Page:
Today marked the first International Day of Happiness but in Dapto a mini-expo for Seniors Week addressed brain health and advances in research for diseases like Motor Neurone Disease.

Approximately 25 people in the Illawarra and one in 12,000 people in Australia live with from Motor Neurone Disease (MND). It is an aggressive disease that causes the nerve cells in the brain to die, leading to a loss of control of muscles, which eventually waste away.

PhD student Isabella Lambert Smith was awarded an Australian Rotary Health Funding Partner PhD Scholarship for $29,000 per year for the next three years to carry out research into the genetic causes of motor neurone disease at the School of Biological Sciences.

Isabella will conduct research under the direction of the IHMRI postdoctorate research scientist Dr. Justin Yerbury whose work originally inspired her to volunteer in the field.

“With Isabella’s project, we are looking at a range of genetic cause of MND and we want to find the common consequences of the mutations of different genes in the cell,” says Dr. Yerbury.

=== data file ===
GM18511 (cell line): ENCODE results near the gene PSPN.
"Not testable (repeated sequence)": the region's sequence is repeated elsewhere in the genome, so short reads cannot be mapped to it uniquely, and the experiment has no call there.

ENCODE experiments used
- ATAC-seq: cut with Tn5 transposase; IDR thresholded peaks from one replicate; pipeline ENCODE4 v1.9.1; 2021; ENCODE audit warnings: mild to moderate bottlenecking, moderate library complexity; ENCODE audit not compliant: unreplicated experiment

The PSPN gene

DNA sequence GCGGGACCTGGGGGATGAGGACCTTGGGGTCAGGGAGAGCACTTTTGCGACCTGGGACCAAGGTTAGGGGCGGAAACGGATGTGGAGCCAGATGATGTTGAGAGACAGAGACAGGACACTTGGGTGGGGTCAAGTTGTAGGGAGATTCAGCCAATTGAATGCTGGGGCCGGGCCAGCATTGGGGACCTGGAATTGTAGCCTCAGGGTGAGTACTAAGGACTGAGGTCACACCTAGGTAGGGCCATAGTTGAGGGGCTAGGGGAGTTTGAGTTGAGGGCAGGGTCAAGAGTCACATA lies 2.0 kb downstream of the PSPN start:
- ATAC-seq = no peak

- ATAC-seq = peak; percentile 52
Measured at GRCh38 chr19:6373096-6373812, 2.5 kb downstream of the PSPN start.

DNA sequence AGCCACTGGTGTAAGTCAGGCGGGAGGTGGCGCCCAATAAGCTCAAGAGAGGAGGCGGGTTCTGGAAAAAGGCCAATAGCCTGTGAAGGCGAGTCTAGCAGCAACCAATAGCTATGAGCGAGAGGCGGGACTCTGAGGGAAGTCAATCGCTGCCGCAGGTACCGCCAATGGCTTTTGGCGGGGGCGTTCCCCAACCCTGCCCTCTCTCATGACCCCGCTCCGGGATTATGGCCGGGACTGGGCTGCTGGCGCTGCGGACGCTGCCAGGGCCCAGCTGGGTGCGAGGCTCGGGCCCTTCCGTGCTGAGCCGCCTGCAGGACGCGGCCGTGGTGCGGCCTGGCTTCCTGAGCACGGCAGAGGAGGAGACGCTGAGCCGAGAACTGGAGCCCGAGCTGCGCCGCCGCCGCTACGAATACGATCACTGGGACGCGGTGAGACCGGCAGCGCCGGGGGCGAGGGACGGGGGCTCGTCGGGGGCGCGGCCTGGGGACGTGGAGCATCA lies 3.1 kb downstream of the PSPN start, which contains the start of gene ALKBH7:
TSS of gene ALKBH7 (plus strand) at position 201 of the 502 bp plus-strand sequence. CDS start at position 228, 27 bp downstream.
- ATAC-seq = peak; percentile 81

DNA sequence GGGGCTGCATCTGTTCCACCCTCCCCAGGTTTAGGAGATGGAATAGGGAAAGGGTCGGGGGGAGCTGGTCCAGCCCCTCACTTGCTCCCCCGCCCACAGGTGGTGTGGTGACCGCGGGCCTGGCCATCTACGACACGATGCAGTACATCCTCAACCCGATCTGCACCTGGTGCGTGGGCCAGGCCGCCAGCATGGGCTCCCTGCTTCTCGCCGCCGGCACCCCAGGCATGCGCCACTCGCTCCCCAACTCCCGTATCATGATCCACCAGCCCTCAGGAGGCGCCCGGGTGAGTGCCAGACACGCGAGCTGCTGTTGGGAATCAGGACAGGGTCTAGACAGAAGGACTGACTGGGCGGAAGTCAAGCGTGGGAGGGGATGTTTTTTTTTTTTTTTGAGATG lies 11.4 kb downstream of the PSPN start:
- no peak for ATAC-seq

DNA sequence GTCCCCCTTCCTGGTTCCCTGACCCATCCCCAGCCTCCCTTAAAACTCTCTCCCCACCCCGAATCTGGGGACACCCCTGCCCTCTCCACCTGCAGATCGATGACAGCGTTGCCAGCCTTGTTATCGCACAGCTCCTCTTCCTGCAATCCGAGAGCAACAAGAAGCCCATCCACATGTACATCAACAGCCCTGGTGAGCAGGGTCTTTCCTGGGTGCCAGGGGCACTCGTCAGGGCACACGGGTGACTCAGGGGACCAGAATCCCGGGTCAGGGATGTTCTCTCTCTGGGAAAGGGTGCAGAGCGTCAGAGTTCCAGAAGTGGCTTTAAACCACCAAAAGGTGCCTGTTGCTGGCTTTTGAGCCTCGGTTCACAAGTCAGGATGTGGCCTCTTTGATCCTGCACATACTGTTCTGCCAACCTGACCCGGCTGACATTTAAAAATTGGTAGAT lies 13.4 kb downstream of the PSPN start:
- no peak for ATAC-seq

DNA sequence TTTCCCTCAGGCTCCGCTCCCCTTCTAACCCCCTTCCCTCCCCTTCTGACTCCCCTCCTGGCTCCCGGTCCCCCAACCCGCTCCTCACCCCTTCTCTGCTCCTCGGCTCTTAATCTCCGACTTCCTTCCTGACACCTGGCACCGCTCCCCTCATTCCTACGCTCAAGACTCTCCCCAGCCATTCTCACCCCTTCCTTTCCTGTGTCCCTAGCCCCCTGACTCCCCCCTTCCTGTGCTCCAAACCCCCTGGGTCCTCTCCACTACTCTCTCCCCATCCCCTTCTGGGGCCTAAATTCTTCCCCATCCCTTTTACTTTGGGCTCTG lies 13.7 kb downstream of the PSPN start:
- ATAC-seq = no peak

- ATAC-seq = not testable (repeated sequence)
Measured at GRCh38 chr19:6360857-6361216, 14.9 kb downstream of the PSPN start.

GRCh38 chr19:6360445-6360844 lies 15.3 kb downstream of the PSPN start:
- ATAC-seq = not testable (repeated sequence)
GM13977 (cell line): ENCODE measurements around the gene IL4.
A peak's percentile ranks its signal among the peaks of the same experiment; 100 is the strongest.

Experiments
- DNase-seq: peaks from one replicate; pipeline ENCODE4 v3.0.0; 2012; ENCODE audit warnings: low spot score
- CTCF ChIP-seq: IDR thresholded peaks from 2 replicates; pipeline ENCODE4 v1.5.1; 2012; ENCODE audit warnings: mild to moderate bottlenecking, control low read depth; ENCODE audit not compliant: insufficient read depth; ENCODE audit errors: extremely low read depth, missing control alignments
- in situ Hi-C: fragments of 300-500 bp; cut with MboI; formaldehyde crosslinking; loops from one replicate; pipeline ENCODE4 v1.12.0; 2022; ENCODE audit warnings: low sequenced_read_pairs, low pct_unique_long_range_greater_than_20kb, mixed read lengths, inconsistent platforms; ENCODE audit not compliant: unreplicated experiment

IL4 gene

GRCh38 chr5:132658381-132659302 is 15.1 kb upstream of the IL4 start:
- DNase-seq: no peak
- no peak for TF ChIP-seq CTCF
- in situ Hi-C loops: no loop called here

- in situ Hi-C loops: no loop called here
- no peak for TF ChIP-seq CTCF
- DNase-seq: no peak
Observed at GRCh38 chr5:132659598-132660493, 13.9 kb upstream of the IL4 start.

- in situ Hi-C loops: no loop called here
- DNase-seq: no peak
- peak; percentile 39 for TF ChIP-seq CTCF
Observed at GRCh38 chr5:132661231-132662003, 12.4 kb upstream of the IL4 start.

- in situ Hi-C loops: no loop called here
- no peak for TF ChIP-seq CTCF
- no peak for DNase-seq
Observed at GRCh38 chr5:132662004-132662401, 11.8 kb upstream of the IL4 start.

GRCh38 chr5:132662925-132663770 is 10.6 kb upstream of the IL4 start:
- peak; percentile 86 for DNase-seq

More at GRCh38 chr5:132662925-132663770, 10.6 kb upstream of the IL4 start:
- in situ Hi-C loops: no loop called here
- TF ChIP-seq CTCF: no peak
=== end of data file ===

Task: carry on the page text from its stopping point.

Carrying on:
Dr. Yerbury lost his mother, sister and multiple extended family members to the disease and says the project will aim to help to find the common downfall in the cell, to assist the design of a treatment.

On February 24, Kym Nielson from MND Australia organised the first Motor Neurone Disease Walk in the Illawarra, which evolved from public demand following the success of the Homebush event.

The walk raised $35,990 for the cause and was attended by 318 people and 35 puppy dogs that people could register with a dog lead or bandana.

“The response on the day was amazing, absolutely incredible support from the locals and also the people from Bulli Surf Club who lost a member of their club recently to the disease,” says Nielsen.

Shelley Anne Demirov, one of the walk’s organisers, said she is planning another run from Wollongong Lighthouse to Kiama Lighthouse on June 30. Kym says 80% of the funding comes through fundraising events, which make a huge difference to support people who are living with the disease, their carers and the vital research.

“It is a devastating disease that takes away your ability to walk, run, and eventually move around. It affects the muscles that support us to do all those things and eventually takes away your life. It is a very aggressive disease and the timeframe between diagnosis and death is 27 months,” said Nielsen.

Kym says plush puppies will be sold at merchandise at Wollongong Railway Station to help mark Motor Neuron Disease Awareness Week from May 1.

Words: SARAH NAVIN
Pictures: HANNAH SHIELDS
Video: HARRISON VESEY

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